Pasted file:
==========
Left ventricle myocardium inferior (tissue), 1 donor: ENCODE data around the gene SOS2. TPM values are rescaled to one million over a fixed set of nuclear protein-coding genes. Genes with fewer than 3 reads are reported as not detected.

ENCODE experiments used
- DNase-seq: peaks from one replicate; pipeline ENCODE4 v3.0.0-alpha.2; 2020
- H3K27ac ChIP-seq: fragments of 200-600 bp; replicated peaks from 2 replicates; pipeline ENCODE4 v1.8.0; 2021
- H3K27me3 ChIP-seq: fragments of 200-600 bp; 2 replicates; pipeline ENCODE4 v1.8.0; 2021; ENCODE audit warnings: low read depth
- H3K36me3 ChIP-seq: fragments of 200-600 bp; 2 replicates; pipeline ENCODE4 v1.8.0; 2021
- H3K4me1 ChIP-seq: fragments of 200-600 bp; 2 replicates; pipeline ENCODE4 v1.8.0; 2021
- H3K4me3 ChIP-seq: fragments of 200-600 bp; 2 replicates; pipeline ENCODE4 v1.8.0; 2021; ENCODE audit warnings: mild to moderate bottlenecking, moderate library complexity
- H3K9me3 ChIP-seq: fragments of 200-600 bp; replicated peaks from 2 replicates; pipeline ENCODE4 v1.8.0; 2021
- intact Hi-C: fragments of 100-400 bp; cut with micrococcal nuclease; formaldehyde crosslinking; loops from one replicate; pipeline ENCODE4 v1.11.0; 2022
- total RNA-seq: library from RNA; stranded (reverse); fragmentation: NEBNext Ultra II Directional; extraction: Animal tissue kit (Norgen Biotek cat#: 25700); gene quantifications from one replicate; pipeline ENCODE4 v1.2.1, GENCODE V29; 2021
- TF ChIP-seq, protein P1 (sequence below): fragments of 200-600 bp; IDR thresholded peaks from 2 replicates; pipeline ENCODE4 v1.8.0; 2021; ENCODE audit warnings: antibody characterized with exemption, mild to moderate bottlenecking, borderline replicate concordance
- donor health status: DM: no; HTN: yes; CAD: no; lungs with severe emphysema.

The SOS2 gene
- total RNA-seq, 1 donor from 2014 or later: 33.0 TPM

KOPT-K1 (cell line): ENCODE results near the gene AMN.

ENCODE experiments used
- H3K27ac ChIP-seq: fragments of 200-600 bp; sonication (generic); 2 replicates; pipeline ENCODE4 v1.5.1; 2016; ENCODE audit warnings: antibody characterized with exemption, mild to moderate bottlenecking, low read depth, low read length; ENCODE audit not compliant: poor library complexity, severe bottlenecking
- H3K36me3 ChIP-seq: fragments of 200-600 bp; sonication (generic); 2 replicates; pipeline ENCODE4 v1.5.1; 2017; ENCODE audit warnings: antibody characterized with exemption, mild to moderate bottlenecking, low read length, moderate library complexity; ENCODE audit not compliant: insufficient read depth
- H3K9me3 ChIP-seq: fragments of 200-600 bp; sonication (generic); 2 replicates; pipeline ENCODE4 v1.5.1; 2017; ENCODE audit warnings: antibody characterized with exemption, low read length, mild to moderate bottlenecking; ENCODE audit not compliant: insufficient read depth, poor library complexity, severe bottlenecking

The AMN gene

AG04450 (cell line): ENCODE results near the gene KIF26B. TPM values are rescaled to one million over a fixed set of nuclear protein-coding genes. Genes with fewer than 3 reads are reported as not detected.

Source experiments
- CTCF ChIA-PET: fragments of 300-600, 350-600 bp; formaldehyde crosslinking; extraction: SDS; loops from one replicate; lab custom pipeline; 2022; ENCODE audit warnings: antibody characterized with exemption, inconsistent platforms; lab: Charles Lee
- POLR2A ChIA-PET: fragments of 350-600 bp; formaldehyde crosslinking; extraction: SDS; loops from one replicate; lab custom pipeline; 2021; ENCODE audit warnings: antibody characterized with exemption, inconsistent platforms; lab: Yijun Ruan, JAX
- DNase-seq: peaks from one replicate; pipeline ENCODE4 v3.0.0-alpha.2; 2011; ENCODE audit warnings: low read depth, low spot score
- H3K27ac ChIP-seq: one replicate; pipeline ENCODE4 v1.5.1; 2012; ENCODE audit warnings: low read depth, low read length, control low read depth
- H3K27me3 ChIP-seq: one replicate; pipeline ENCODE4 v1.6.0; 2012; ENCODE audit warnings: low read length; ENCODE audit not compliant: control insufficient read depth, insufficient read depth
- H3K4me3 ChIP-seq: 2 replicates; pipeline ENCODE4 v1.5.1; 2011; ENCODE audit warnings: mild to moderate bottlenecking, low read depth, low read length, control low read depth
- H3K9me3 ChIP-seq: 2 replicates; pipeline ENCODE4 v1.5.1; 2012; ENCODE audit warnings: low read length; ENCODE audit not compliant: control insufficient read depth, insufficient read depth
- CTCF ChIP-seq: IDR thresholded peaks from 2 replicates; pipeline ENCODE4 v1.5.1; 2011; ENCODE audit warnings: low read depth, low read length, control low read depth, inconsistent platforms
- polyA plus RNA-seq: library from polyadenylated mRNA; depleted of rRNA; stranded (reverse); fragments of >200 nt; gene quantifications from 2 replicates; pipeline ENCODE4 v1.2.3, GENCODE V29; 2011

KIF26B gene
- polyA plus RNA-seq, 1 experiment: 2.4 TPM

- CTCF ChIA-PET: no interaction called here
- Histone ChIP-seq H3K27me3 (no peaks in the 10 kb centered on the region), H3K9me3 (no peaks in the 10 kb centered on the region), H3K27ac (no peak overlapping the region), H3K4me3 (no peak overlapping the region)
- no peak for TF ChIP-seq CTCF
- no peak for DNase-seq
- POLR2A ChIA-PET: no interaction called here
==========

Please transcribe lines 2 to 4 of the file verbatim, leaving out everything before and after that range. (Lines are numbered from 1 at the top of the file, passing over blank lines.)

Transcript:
ENCODE experiments used
- DNase-seq: peaks from one replicate; pipeline ENCODE4 v3.0.0-alpha.2; 2020
- H3K27ac ChIP-seq: fragments of 200-600 bp; replicated peaks from 2 replicates; pipeline ENCODE4 v1.8.0; 2021